Furthermore we need you to make sure your pet gets their medicine. There is only so much we can do if we send you home with a coarse of antibiotics and you don’t give them to your pet. And coming in once every 3-4 months when your dog’s ears are so infected they reek and they’re bleeding then complaining about we can’t fix it when we depend on you to keep treating at home isn’t going to get anything done. We depend on you to be your pet’s advocate, whether that be making sure they get daily meds, or weekly ears checks or simply making sure they get water and food.

There aren’t a lot of single dose fixes out there, sometimes we just need to keep up some level of constant maintenance.

Sometimes We Take Your Pet To the Back Because…

-Because they are better behaved without you around

-Because they are very vocal and likely to scream/hiss/yowl about the smallest thing, like us touching them, and we don’t want you to get anxious or think we’re hurting them

-Because sometimes we need to curse or joke or vent while also working with/on your pet and it gives us the privacy to do so

-Because sometimes pets fight no matter what and it allows us to restrain them in a way that keeps them and us safe, but also in a way which might panic you (like pinning them on their side, or having multiple people hold them)

-Because sometimes things get messy. Dogs and cats might pee out of fear, express their anal glands or poop. Sometimes when we draw blood a pet’s blood pressure might be up and they might bleed a little so we take them in the back so we can clean them up if this happens and you don’t have to see the messy parts of medical care.

-Because sometime we NEED to lock ourselves in and lock distractions out. Do I even need to express the importance of a dog being absolutely still if we are doing something like flushing a blocked tear duct or repairing/rechecking a corneal tear?

We Love Your Pets

We really do. When the time has come for euthanasia and you can’t bear to stay we make sure your pet always has loving hands stroking them and sweet talk in their ears. We look at our appointments and cringe when we hear something is going wrong. Even the bad ones, even the ones that never quite learn to potty outside, even the mean ones and the neurotic ones. We love them all and we want to see them and you happy (honestly, them more than you).

Category: Personal | 1 Comment
February 1

More on vaccines, autism, idiots and hate

I’ve been vocal here on the blog and on my Facebook page about my views on vaccines, anti-vaccine people and autism. I’ve talked about the anti-GMO movement and poverty and the struggle to do what’s best for your family and the responsibility to keep what’s good for the community at large in mind as well.

The recent outbreak at Disney has it coming up as a common topic in more and more places. Invariably when you speak out you’re accused of being a shill for the vaccine companies (damn, I WISH that were true because it would be pretty sweet to have income from sitting online arguing with people. Much better than cleaning up blood and poop and restraining biting pets.) On a personal level people assume you’re telling them they’re stupid.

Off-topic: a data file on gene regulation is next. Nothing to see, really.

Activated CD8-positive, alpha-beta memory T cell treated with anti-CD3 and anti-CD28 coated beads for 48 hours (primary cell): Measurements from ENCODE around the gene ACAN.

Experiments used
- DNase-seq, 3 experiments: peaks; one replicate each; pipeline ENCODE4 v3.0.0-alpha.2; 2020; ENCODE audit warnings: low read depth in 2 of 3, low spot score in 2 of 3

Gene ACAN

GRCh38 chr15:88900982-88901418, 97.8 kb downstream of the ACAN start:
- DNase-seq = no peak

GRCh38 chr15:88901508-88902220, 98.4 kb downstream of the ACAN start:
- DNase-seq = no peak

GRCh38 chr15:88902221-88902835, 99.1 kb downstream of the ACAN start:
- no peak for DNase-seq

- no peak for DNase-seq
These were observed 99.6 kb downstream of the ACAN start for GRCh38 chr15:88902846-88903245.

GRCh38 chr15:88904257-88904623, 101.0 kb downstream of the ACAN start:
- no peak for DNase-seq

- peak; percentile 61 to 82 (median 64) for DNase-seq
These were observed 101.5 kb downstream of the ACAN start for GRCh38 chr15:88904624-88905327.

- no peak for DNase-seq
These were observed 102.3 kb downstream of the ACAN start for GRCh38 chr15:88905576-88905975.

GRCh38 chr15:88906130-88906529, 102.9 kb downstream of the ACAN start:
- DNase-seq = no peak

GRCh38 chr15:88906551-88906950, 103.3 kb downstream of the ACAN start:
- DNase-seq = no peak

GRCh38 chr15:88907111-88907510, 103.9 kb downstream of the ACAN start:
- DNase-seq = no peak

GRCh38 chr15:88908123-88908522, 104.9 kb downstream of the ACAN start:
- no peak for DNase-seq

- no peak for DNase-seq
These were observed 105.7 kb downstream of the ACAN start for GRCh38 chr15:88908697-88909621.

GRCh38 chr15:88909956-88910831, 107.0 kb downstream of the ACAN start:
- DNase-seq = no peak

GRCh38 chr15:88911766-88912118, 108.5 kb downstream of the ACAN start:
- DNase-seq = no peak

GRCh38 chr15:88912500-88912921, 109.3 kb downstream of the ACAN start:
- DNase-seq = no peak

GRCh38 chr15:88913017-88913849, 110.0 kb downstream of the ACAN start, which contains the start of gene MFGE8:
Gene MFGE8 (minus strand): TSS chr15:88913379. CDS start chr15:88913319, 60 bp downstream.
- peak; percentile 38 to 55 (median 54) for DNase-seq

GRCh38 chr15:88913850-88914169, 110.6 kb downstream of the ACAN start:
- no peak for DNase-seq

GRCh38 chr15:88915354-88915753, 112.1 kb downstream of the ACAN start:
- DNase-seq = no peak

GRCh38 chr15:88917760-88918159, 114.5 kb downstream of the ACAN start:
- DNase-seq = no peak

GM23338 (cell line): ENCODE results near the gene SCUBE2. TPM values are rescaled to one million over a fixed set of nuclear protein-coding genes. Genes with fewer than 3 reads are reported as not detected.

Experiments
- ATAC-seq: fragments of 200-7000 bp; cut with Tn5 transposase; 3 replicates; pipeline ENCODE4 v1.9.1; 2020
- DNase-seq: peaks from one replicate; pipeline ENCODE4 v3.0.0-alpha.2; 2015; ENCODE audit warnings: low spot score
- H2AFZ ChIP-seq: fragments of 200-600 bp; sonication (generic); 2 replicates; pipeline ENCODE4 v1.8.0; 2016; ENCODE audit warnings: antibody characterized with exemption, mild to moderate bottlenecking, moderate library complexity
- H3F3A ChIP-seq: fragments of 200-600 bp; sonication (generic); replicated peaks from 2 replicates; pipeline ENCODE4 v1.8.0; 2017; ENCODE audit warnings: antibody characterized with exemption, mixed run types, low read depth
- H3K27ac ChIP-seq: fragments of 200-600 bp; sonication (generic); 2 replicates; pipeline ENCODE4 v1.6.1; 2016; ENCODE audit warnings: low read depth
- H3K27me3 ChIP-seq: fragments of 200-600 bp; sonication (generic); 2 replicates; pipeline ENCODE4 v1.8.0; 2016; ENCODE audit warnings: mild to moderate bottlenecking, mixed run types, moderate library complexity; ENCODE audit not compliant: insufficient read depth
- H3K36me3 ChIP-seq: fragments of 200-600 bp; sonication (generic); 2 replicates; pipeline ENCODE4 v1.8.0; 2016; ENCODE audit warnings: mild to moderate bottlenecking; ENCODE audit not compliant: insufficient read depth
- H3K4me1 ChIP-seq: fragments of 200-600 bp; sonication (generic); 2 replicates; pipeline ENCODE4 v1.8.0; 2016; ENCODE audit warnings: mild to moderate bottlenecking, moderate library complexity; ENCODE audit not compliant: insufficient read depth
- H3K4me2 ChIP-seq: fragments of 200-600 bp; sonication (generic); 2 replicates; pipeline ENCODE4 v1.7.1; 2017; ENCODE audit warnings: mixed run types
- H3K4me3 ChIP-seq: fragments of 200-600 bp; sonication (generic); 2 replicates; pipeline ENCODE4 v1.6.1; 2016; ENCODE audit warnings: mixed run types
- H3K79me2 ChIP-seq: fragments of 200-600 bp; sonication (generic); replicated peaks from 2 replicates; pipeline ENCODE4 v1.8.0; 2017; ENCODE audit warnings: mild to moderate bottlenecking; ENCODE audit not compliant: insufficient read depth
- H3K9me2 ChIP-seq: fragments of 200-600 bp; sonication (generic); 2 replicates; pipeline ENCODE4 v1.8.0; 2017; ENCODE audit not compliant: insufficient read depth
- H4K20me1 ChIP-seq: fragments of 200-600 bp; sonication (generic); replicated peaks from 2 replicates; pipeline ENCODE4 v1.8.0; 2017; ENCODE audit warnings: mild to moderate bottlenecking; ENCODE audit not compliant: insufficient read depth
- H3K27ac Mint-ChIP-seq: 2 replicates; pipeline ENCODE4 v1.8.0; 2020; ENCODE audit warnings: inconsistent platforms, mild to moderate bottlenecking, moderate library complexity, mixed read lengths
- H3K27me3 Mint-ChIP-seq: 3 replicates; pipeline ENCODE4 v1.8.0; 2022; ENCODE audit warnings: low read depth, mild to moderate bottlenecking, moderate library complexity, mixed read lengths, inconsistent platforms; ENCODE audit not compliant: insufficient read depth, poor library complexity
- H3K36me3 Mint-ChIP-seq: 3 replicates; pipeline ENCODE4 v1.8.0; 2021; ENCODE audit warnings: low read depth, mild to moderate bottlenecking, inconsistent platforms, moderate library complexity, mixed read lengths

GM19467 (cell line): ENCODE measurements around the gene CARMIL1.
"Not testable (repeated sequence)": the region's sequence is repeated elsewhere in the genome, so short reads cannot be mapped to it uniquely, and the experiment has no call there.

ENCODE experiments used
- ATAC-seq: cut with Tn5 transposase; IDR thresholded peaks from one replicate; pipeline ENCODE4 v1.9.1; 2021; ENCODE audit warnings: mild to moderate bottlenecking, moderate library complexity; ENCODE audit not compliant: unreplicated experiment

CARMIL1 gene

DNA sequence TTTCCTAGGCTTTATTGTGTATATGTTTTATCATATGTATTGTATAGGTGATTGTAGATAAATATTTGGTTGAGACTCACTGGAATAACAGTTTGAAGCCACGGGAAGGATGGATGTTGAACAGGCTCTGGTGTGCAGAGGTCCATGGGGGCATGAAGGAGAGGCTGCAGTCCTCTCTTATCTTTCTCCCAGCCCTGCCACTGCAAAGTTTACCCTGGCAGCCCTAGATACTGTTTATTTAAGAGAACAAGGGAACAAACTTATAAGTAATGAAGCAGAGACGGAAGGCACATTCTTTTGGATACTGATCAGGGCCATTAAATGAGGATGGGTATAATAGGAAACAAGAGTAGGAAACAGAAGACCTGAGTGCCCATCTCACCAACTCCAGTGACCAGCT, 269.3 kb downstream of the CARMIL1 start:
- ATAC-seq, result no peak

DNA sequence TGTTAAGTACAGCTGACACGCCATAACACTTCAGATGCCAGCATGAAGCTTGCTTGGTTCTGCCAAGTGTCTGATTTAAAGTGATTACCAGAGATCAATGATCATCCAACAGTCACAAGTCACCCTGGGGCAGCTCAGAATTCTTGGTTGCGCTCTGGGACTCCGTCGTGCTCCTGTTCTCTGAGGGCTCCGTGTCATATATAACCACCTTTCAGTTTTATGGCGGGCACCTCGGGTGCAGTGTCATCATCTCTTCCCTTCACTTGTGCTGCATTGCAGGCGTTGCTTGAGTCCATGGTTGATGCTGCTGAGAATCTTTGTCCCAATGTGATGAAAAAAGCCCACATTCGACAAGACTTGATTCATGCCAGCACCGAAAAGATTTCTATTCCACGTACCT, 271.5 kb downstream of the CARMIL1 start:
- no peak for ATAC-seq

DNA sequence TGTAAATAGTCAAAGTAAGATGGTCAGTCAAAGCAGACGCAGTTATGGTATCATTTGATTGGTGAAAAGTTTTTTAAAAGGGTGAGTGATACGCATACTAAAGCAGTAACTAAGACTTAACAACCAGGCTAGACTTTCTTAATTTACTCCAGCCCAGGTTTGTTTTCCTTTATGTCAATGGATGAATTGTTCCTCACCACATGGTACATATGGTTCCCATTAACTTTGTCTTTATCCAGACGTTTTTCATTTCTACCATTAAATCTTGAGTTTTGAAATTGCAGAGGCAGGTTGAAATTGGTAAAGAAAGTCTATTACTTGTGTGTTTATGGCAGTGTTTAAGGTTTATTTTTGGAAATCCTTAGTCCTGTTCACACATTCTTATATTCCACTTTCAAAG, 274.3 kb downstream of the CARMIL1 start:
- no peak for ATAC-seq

Here’s why I fight. Bad science hurts people. It makes people less likely to seek medical help or fight for good help when they run into assholes in the medical field. As an adult you have the right to this decision. Your pets and your children do not have this choice, they are held hostage to our choices so we much strive to help them.

Furthermore I have this problem with fear. See, so much of the anti-science, anti-GMO, anti-vaccine movements are based on FEAR. On one hand it’s damned insulting that “Autistic” is somehow a scarier thing to be that “Dead”. Chuck Wendig says smart things here about why people start to become scared and why they start letting anti-thoughts take seat in their head.

Once you realize how much of this industry (and there are industries built around trying to sell you cures and trying to scare you into believing you have a condition which needs their cure) is based on creating and preying on fear (fuck I wish writing horror had the same income level as these fear mongers have) you can’t but get pissed off. And when you care about people and you genuinely want to see them well, healthy, when you understand the struggle with a permanent illness…you get pissed off when you see people offering them one more flash in a pan snake oil salesman.

I used to be a workshop leader for the area’s Living Well Workshop. For those who don’t know it’s an evidence-based publicly funded program developed by Stanford to help people with chronic conditions self-manage their care, or those caring for people with chronic conditions better aid those leaning on them. I have a lot of experience in chronic conditions and coping with them. A lot.

I’ve seen people walk in broken and ready to lay down and stop fighting. I’ve been privileged enough to help them find their fight again and chart a path to handle it better. Helping them reach that moment of realization is worth the fight. To put it in layman’s terms if I was a ranger people who prey on illness, injury, desperation and hopelessness would be my chosen enemy.